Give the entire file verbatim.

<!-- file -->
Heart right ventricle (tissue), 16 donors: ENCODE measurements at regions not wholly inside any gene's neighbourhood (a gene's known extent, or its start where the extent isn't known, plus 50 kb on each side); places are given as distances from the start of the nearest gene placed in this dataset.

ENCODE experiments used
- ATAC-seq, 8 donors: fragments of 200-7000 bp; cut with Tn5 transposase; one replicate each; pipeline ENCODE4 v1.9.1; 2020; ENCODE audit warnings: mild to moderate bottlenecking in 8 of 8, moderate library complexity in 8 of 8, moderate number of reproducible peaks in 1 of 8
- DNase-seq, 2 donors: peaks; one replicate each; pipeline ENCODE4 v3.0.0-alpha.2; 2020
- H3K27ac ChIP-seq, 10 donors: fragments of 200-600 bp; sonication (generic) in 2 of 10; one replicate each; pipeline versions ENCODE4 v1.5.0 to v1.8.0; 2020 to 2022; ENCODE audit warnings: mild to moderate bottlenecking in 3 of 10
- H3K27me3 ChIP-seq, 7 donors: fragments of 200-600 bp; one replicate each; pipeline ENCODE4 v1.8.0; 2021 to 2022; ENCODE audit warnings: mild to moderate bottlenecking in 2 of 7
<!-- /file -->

Heart right ventricle (tissue), 16 donors: ENCODE measurements at regions not wholly inside any gene's neighbourhood (a gene's known extent, or its start where the extent isn't known, plus 50 kb on each side); places are given as distances from the start of the nearest gene placed in this dataset.

ENCODE experiments used
- ATAC-seq, 8 donors: fragments of 200-7000 bp; cut with Tn5 transposase; one replicate each; pipeline ENCODE4 v1.9.1; 2020; ENCODE audit warnings: mild to moderate bottlenecking in 8 of 8, moderate library complexity in 8 of 8, moderate number of reproducible peaks in 1 of 8
- DNase-seq, 2 donors: peaks; one replicate each; pipeline ENCODE4 v3.0.0-alpha.2; 2020
- H3K27ac ChIP-seq, 10 donors: fragments of 200-600 bp; sonication (generic) in 2 of 10; one replicate each; pipeline versions ENCODE4 v1.5.0 to v1.8.0; 2020 to 2022; ENCODE audit warnings: mild to moderate bottlenecking in 3 of 10
- H3K27me3 ChIP-seq, 7 donors: fragments of 200-600 bp; one replicate each; pipeline ENCODE4 v1.8.0; 2021 to 2022; ENCODE audit warnings: mild to moderate bottlenecking in 2 of 7